There are no cuts for people on those benefits. Let me be absolutely clear about that. Since April 2017, people who are able to work receive a personal support package. We have already recruited 300 new disability employment advisers, and we have allocated £15 million to the flexible support fund. We are doing absolutely everything that we can to ensure that people who are able to make the journey back to work have the support that they need.
I might have a place a bit more faith in the Minister’s comments if one of her colleagues had not recently stood in exactly the same place and said, “There is no austerity.” Is the Minister aware that the Scottish Government estimate that between 7,000 and 10,000 people in my constituency and elsewhere in Scotland stand to lose the work-related activity component of the allowances? That is a cut in income that people cannot afford. Will she undertake to speak to the Chancellor ahead of his Budget as a matter of urgency and ask him to reverse the cuts and stop punishing the poor and the disabled for this Government’s economic failures?
Let me be absolutely clear about what we are trying to achieve here. Many people in Scotland and across our country who are recovering from health conditions or who have disabilities really want to work. We are doing everything that we can to provide them with tailored support, so that they can work and that they can play the full part in society that they want to play and that we want to enable them to do.
Despite record employment, only one in every 100 people in the ESA work-related activity group leaves the benefit system each month. Will the Minister tell us what more she and the Department are doing to help those people into work?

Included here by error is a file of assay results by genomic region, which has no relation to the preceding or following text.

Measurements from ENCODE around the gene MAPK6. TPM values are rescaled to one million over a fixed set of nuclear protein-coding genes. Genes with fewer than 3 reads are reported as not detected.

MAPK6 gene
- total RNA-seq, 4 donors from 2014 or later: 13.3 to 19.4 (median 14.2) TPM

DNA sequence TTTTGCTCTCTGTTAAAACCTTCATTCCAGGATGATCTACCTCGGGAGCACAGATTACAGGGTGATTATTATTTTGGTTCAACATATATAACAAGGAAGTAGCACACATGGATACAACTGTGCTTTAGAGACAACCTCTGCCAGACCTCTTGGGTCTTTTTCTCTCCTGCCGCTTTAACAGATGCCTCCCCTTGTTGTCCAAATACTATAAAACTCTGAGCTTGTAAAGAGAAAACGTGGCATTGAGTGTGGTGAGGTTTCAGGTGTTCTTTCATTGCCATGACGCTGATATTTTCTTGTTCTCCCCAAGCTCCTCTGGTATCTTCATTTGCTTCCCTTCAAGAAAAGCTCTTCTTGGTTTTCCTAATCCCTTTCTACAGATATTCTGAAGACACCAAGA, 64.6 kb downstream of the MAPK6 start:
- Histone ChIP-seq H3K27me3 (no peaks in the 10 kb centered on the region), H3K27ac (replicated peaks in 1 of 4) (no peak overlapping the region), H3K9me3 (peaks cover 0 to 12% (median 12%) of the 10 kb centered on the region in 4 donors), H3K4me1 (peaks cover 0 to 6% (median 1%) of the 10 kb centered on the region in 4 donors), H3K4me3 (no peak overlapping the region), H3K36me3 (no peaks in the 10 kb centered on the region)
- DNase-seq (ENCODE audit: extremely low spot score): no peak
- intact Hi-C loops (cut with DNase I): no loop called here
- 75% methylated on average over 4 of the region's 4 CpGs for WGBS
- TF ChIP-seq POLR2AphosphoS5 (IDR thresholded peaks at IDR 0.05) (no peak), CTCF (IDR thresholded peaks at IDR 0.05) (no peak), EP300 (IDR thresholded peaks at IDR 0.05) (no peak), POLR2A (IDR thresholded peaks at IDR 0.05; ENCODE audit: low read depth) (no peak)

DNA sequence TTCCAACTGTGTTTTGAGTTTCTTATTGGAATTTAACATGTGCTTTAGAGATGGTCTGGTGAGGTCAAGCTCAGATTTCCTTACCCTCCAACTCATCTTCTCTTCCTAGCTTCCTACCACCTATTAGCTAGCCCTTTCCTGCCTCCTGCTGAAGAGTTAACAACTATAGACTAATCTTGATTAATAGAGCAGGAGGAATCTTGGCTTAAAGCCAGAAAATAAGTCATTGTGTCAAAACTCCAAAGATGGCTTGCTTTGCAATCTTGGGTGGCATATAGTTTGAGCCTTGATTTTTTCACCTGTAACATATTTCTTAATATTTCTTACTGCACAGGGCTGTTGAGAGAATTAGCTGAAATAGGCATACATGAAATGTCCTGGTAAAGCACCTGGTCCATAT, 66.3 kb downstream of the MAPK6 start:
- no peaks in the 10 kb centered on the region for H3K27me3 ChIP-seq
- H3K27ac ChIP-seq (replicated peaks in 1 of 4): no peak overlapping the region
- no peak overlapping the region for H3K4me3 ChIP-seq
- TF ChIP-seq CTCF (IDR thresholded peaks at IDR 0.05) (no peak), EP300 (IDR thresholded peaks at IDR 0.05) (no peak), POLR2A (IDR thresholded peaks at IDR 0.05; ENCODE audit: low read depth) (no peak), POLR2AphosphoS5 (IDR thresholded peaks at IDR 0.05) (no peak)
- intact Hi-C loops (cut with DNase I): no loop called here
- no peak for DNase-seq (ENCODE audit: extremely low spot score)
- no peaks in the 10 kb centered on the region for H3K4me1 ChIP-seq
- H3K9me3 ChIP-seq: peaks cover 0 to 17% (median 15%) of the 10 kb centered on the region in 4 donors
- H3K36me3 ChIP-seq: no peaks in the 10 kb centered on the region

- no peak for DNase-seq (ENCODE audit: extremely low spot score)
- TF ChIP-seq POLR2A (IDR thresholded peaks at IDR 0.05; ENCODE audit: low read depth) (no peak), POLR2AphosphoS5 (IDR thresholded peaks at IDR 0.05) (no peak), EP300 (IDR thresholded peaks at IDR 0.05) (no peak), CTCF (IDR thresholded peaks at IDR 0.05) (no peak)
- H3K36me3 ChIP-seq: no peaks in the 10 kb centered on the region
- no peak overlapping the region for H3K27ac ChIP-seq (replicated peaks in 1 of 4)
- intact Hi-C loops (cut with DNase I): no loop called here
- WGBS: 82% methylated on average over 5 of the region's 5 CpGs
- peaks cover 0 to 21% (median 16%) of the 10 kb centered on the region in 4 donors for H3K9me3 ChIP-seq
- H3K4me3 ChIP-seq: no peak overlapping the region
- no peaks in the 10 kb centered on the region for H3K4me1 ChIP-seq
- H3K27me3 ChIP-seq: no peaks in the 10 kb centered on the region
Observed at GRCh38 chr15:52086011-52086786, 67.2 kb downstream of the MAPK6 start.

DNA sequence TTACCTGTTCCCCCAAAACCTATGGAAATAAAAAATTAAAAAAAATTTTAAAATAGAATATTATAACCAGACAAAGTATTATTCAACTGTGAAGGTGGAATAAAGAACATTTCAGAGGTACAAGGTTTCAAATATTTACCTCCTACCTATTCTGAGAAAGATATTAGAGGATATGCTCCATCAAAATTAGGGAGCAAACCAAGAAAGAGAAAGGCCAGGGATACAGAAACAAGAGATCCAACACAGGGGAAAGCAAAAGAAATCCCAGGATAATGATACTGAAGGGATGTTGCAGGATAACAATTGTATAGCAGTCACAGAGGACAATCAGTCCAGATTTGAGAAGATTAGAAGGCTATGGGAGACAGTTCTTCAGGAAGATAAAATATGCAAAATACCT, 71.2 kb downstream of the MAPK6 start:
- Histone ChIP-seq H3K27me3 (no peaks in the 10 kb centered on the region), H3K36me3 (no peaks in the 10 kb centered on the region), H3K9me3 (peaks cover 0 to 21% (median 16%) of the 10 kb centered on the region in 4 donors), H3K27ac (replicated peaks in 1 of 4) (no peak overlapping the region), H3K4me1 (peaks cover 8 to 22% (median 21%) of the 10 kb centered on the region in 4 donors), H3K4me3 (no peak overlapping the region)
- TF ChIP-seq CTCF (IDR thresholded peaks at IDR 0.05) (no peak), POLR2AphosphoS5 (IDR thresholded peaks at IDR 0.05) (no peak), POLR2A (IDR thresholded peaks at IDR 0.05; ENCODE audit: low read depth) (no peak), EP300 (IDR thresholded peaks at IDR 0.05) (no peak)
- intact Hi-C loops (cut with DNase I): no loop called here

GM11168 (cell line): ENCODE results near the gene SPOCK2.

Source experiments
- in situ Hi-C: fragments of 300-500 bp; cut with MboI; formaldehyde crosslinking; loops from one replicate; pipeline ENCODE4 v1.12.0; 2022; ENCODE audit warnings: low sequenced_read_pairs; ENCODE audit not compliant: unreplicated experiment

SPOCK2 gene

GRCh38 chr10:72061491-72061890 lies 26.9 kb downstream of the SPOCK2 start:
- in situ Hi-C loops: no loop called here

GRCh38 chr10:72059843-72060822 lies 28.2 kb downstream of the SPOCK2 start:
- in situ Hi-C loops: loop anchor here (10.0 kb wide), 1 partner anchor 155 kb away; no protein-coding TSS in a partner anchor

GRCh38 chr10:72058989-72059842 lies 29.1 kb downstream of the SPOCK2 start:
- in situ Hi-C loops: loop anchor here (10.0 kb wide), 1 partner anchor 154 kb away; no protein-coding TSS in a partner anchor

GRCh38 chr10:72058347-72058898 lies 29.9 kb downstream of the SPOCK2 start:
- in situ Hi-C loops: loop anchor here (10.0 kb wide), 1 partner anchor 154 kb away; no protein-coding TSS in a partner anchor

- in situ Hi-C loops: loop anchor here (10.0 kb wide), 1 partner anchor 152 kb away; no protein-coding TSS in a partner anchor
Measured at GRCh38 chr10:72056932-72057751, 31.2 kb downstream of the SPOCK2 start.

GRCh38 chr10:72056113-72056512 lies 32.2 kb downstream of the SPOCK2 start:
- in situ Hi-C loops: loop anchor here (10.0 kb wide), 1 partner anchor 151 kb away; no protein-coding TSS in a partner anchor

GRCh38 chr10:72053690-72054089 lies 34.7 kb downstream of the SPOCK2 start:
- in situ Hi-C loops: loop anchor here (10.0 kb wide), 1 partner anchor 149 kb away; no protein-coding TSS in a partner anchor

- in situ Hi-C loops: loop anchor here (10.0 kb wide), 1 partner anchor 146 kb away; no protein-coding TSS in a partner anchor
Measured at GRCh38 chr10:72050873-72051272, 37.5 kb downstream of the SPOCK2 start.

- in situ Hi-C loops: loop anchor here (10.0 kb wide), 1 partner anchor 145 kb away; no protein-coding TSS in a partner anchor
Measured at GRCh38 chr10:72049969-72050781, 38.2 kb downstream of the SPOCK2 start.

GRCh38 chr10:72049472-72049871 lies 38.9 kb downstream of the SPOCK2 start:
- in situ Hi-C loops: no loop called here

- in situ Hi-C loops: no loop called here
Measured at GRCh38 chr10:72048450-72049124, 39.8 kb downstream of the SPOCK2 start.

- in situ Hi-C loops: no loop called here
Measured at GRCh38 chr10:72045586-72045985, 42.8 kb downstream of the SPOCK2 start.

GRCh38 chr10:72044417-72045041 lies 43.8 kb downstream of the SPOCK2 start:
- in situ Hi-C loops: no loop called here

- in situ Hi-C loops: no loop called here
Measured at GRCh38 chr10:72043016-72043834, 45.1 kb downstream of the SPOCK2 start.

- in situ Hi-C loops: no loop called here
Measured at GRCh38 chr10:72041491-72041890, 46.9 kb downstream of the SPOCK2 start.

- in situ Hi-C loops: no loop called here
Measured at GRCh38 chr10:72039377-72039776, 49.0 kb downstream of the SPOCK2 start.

My hon. Friend is quite right to point out the unfair discrimination against people with disabilities in this country who really want to make a contribution to society and who really do want to work. We are doing everything we can, including working with employers through the Disability Confident campaign and providing people seeking employment with the tailor-made support that they need to play their full part in society.
UN Committee on the Rights of Persons with Disabilities
The UK continues to be a global leader in disability rights, and we are committed to further improving and progressively implementing the convention. We are considering the committee’s recommendations and will provide an update on the progress that we are making in the next year, as requested by the UN.
The UN found that UK cuts disproportionately hit people with disabilities and fundamentally, systematically and gravely undermine their human rights, so will the Minister ensure today that personal independence payment, employment and support allowance and universal credit are all brought into line with the UN conventions on fundamental human rights, so that people are treated fairly and with dignity, instead of with discrimination and cruelty?